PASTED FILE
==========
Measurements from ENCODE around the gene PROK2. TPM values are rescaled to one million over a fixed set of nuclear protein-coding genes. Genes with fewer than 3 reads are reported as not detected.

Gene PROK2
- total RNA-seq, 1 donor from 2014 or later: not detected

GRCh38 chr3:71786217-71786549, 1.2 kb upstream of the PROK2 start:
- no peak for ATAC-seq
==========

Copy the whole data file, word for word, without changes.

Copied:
Measurements from ENCODE around the gene PROK2. TPM values are rescaled to one million over a fixed set of nuclear protein-coding genes. Genes with fewer than 3 reads are reported as not detected.

Gene PROK2
- total RNA-seq, 1 donor from 2014 or later: not detected

GRCh38 chr3:71786217-71786549, 1.2 kb upstream of the PROK2 start:
- no peak for ATAC-seq